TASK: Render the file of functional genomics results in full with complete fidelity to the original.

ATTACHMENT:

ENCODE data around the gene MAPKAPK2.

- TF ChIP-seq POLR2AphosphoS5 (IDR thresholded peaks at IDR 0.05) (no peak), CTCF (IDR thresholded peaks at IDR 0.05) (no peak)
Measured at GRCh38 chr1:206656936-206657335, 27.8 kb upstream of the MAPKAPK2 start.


ENCODE data around the gene MAPKAPK2.

- TF ChIP-seq POLR2AphosphoS5 (IDR thresholded peaks at IDR 0.05) (no peak), CTCF (IDR thresholded peaks at IDR 0.05) (no peak)
Measured at GRCh38 chr1:206656936-206657335, 27.8 kb upstream of the MAPKAPK2 start.